According to data from the Nigerian Stock Exchange, as at August 16th, 2019, the market capitalization of the entire 170 listed stocks was valued at about N13.1 trillion. Out of these 170 stocks, the big six, made up of Dangote Cement, MTN Nigeria, Airtel, Nestle, GTB and Zenith Bank, have a combined market capitalization of about N8.95 trillion — about 68% of the market capitalization of the exchange. Whenever these stocks sneeze the stock market catches a cold.
Conversely, there are also stocks that are at the lowest tier with market capitalizations that fall below what you will expect of a company listed in the upper tier of the Stock Exchange. One company holds the unenviable title of being the least capitalized stock on the Nigerian Stock Exchange. That stock is none other than Thomas Wyatt Nigeria Plc.
Market Cap: According to the latest stock exchange data, Thomas Wyatt has a market capitalization of a meagre N92.4 million or $257,000 only. A few months ago, it was worth about half of this amount and valued at just about N46 million.
- The stock has a year low of N0.23 and is ironically one of the best-performing stocks, after gaining a whopping 82.6%, since it hit bottom in March.
- Its current share price of N0.42 is currently its year high and has remained that way since July 2019.
- Its highest share price over the last 5 years was N0.79, last achieved in December 2014. It has not touched this level since then.
What does Thomas Wyatt do? According to information on its website, the company is majorly into paper manufacturing, the printing of books and other stationery items, and manufacturing printers. Some of its products include exercise books, ruled papers, duplicated books, spiral and quarter-bound books, photocopying and typing papers and full complements of envelopes. The company also prints calendars, diaries, toilet rolls, and facial tissues. You may have seen exercise books with the brand name “Apex Mill”, this belongs to them.
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Who are their customers?: The company claims that its customers include the likes of “Unilever Nigeria Plc, Nigerian Bottling Company, MTN Communications, Flour Mills of Nigeria Plc, Mr. Biggs, College of Medicine, University of Lagos, Obafemi Awolowo University, Corona School Trust Council, Queen College, etc.” Whether these companies still patronize them is another issue.
Cursory Financial Analysis: According to the company’s 2019 full-year results ended March 2019, Thomas Wyatt reported revenues of N58.1 million, a drop from N86.3 million reported a year earlier. Losses also ballooned to N56.7 million, compared to N98.5 million losses a year earlier. The company is technically insolvent, with about N343 million in negative equity.
How is it still afloat?: Thomas Wyatt remains afloat because of Leadway Assurance, and the Bank of Industry. It also is in business because some of its related parties often give it a lifeline in credit purchases.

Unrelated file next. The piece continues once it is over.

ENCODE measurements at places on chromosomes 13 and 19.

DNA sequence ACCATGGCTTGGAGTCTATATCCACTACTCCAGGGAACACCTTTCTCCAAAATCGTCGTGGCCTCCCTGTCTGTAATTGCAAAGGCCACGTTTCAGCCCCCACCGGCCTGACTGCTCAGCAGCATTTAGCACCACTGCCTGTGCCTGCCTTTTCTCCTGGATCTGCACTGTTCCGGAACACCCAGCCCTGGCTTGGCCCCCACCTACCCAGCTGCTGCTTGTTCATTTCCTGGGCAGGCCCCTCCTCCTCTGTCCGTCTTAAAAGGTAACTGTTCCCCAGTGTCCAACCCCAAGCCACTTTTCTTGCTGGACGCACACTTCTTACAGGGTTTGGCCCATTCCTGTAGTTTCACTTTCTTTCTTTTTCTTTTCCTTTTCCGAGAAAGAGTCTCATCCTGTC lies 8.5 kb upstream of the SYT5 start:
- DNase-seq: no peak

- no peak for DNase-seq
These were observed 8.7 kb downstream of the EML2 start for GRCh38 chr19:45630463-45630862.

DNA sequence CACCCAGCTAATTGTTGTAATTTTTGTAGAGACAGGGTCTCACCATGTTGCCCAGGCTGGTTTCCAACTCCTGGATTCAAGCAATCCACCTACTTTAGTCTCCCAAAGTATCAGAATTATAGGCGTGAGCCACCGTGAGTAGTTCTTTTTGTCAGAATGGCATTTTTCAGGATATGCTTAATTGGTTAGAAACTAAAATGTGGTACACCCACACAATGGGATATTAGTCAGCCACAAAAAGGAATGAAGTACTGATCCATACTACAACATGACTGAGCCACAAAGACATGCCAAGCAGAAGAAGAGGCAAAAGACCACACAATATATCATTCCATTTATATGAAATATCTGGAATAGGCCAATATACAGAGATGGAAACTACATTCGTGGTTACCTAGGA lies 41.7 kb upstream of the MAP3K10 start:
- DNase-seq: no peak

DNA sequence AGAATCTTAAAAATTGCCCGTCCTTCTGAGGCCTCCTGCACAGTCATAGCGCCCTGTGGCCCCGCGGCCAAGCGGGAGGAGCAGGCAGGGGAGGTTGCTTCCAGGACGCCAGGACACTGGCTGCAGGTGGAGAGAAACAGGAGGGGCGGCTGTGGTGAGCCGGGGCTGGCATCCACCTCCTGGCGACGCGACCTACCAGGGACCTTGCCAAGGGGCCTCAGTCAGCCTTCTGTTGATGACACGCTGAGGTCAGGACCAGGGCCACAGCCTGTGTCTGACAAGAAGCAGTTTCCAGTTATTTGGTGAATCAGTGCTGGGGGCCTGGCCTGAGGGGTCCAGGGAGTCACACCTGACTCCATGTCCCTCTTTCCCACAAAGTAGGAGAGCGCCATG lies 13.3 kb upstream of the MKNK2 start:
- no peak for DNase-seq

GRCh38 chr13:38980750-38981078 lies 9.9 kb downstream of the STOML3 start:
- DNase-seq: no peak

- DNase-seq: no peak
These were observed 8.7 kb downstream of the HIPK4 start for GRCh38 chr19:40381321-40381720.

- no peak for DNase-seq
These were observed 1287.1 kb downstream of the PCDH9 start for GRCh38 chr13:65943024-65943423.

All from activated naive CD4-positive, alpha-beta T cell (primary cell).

It owes Leadway Assurance about N265 million, and the Bank of Industry N185 million (Finance Lease). It appears that it has not paid down the principal and only paid about N18 million in interest and N500k in lease rentals during the year.
Who owns Thomas Wyatt? The company’s majority shareholders are Moorehouse Management Ltd with 22.3% of the equity of the company. It is closely followed by Nova Finance and Security with 10.6%, and Ojukwu Transport with 5%. Nigerians own the rest of the company.
Moorehouse Management invested in the company in 2005 as a core investor, but it appears that the benefits of that deal have not materialized as expected.
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Buying Opportunity? Well, on paper the company is worth N92.4 million; however, it could be worth more than that at true cost. Anyone who buys this company will still need to pay for what you can call a control premium. The company also owns property plants and equipment with a book value of N391 million. It could be worth much more based on market value.
Who could be interested in buying? Thomas Wyatt is one of the oldest companies listed on the Nigerian Stock Exchange, and it was incorporated in 1948. Acquiring the company shouldn’t be difficult if the price is right and the owners are willing to sell. However, simple things can be quite onerous in Nigeria.
Those interested could be:
- Existing shareholders who want to take it private.
- Any private company or private equity firm looking for a reverse listing. This basically means listing on the stock exchange by acquiring an already listed firm.
- Any group of sharp investment firms looking for a challenge — a company they can turn around.
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